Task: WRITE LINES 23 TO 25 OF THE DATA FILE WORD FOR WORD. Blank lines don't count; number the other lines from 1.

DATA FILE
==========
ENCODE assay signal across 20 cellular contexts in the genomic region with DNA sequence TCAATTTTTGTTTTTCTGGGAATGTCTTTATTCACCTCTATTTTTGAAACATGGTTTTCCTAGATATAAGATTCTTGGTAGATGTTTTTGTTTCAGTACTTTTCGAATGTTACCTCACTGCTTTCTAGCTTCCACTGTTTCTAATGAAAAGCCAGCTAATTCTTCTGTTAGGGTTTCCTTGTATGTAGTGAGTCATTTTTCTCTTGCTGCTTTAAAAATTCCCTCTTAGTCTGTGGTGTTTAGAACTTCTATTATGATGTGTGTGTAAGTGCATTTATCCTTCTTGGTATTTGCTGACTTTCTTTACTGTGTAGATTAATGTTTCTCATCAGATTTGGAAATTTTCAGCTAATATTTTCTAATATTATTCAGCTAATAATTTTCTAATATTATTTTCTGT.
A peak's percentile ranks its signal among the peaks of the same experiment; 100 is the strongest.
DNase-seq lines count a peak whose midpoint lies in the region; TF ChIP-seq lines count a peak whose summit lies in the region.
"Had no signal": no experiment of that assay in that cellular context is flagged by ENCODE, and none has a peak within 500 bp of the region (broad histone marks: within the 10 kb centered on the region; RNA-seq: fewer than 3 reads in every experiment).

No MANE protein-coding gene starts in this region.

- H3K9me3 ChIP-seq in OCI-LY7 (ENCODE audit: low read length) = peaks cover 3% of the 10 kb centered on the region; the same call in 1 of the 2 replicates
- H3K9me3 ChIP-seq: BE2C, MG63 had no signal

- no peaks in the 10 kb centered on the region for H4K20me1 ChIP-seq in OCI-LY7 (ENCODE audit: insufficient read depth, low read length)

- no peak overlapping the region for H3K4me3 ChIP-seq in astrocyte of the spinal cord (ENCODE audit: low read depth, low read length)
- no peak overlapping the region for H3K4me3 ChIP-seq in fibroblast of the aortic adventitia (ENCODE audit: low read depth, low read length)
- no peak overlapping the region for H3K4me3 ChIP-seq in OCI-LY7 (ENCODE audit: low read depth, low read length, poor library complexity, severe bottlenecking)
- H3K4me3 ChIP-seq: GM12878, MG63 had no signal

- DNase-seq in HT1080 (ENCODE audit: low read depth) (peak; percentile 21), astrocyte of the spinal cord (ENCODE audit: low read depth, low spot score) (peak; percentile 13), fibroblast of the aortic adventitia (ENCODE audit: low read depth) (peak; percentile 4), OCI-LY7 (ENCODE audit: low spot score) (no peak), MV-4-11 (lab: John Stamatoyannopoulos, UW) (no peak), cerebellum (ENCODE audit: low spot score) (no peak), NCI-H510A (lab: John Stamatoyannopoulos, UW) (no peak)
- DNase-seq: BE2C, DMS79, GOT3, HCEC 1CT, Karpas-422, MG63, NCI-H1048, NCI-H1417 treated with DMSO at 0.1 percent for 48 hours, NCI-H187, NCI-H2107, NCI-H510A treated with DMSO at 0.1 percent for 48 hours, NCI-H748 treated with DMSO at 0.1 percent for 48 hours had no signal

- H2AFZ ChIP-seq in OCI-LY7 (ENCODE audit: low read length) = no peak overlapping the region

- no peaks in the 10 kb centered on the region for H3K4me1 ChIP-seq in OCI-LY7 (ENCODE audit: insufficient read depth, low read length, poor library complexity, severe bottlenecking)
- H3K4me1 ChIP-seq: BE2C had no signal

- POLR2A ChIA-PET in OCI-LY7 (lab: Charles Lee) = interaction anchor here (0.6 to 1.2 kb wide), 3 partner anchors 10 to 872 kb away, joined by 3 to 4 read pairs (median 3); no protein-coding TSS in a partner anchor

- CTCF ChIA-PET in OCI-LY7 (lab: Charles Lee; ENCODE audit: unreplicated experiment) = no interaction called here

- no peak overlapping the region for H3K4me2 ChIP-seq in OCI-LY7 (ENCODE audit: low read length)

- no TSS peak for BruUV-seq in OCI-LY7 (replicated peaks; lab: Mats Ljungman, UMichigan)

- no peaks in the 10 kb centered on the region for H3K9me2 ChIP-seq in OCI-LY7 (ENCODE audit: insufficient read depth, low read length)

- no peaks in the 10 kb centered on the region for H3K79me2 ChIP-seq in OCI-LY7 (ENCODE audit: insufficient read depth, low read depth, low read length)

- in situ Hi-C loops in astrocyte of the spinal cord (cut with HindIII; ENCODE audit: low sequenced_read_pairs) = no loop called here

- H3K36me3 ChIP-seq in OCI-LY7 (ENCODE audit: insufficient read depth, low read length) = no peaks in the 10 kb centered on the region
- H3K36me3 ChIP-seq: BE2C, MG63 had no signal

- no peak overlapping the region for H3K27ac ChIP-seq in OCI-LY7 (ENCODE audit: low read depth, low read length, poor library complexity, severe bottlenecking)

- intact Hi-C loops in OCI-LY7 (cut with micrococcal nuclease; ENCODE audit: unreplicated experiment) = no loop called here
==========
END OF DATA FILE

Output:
- no peaks in the 10 kb centered on the region for H3K79me2 ChIP-seq in OCI-LY7 (ENCODE audit: insufficient read depth, low read depth, low read length)

- in situ Hi-C loops in astrocyte of the spinal cord (cut with HindIII; ENCODE audit: low sequenced_read_pairs) = no loop called here

- H3K36me3 ChIP-seq in OCI-LY7 (ENCODE audit: insufficient read depth, low read length) = no peaks in the 10 kb centered on the region